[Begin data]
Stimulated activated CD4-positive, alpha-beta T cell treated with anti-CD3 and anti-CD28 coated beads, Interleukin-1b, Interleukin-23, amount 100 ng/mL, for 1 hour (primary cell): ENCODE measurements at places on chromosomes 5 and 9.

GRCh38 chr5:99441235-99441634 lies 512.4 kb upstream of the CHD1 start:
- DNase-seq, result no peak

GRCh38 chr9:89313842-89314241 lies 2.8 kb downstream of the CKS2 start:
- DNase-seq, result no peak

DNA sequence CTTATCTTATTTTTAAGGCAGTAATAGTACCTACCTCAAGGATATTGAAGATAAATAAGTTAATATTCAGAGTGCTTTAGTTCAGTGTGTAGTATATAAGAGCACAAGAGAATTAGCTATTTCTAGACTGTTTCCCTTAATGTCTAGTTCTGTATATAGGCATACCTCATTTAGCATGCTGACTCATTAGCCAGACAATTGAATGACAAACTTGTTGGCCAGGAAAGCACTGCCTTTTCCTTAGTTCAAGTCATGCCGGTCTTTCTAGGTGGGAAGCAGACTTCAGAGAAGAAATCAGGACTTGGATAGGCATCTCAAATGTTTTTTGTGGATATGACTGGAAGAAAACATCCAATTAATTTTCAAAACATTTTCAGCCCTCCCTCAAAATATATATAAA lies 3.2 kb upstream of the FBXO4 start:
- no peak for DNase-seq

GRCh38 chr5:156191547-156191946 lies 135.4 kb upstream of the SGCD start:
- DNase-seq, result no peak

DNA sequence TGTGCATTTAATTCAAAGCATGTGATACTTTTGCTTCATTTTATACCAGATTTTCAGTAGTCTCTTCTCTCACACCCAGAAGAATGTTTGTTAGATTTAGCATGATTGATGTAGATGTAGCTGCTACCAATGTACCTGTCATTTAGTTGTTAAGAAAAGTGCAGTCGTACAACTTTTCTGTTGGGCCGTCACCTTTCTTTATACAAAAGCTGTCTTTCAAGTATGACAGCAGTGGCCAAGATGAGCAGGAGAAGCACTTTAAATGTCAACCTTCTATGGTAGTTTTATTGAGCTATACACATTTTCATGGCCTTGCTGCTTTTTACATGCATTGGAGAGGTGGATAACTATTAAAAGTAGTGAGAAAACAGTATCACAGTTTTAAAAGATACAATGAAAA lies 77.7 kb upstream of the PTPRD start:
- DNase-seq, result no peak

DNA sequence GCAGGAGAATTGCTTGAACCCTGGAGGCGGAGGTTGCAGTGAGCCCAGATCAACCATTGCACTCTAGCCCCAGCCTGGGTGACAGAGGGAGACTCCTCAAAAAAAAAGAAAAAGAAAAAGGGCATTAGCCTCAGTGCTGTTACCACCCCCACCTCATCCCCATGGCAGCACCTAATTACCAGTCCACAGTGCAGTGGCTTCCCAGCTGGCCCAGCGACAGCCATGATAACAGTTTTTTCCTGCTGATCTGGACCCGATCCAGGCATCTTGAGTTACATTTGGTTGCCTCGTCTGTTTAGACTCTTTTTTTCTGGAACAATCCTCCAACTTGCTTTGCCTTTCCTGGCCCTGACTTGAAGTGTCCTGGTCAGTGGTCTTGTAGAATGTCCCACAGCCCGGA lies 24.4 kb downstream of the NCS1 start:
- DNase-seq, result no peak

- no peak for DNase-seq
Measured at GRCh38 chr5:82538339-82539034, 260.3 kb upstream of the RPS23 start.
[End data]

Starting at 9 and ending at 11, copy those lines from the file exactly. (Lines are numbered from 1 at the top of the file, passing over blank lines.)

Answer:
- DNase-seq, result no peak

DNA sequence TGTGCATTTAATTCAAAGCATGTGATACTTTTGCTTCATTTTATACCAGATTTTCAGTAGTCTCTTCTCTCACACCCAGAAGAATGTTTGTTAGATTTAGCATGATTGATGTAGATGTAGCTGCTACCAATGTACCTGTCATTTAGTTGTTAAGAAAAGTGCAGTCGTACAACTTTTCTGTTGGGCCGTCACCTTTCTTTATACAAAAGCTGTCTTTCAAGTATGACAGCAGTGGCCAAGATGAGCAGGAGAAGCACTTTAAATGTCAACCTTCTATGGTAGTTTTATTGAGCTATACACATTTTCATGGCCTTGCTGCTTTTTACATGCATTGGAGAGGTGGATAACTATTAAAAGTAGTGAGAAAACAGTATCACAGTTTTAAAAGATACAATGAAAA lies 77.7 kb upstream of the PTPRD start:
- DNase-seq, result no peak